Gaiman's novel Anansi Boys is an intriguing whirlwind glimpse into the spirit realm of the east. From reincarnated animal deity to stories holding divine influence on reality the books features some bizarre turns. The protagonist, Fat Charlie, is caught up in a series of conflicts with people and animals whom he meets after the death of his father. Each character has a role to play in his current affairs, each of whom he must defeat in some way almost in order to maintain his own sanity.
Charlie is not a confident man. In his romantic relationship, work sphere, and within his own mind, he remains impressionable. When his long-lost brother Spider enters the scene, Charlie is forced to take a stand on a lot of issues which he previously would have avoided altogether. He learns a great deal of life lessons by fighting with and against his brother. Spider isn't the only agent of conflict, either. Since apparently Anansi was a reincarnated spirit god, he left behind a slew of competitor deities who bother Charlie. Tiger, Dragon, Bird Woman, and more all pay him a visit and demand something from him. Through these complicated interactions, Charlie is forced to learn about himself, his priorities, and his inheritance from his father. In a sense, his story is one of coming of age.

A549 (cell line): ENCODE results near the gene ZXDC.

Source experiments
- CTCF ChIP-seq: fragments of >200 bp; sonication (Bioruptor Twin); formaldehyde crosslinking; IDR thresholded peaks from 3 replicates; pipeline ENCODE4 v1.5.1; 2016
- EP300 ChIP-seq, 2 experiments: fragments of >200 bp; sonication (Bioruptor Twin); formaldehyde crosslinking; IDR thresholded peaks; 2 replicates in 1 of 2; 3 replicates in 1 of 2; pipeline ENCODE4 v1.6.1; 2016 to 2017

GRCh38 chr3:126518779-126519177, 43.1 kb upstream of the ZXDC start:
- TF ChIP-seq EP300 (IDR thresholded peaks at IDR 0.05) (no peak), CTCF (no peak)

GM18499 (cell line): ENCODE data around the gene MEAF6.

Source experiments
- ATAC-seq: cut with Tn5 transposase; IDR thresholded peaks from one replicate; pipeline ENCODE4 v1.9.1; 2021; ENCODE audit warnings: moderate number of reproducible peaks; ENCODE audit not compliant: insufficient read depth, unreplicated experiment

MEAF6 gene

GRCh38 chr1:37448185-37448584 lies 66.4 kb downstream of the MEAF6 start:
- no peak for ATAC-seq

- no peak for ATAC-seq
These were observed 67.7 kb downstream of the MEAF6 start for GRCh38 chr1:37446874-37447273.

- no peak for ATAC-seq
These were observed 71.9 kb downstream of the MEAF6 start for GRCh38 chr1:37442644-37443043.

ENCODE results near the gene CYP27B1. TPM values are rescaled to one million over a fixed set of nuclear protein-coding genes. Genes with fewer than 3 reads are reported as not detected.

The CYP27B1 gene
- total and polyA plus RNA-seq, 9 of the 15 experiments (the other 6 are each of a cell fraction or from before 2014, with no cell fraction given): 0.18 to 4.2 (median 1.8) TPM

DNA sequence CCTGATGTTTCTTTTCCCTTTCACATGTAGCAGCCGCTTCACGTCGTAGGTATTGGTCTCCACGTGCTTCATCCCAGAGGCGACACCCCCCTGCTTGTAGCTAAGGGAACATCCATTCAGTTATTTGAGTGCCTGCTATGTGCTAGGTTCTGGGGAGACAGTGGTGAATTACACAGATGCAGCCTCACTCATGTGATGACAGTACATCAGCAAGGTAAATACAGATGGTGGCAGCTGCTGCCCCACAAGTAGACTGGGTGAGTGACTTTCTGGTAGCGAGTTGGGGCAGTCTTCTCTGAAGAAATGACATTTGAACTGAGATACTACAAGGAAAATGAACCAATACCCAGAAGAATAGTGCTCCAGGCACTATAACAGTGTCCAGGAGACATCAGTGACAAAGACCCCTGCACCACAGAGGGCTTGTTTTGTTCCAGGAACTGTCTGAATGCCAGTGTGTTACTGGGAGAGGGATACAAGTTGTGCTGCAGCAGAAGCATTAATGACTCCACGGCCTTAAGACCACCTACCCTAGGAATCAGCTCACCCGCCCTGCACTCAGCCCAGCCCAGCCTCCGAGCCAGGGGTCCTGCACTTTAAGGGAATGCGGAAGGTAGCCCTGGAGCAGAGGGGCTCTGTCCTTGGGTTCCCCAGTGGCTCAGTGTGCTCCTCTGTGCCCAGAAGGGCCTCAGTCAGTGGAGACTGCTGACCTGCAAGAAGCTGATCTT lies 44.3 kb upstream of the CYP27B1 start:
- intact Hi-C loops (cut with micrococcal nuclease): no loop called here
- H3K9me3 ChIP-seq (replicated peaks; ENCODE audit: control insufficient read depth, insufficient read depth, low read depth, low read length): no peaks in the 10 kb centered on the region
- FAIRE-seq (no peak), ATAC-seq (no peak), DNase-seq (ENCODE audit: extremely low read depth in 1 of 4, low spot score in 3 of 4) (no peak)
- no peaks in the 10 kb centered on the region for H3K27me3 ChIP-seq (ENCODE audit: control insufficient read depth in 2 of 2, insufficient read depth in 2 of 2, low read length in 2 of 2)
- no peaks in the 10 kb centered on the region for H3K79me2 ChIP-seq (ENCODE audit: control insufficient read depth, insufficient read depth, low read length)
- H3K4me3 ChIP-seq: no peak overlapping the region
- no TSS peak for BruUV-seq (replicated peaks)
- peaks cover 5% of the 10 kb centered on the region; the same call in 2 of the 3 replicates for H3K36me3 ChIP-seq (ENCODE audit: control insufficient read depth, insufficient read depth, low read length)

This novel is one of magic and adventure. Readers are transported into alternate realities, ones where deepest fears and sweetest desires are manifested. The only catch is that what occurs in the spirit realm has an impact on the "real" one. Of all the questions raised throughout the story, perhaps the most compelling is that of fate. Is the life we live one solely dependent upon the visible, or are there unseen magical forces which direct the events of our lives and which remain completely out of our control or perception? Gaiman took this idea and ran with it, creating a story about maturity and wit.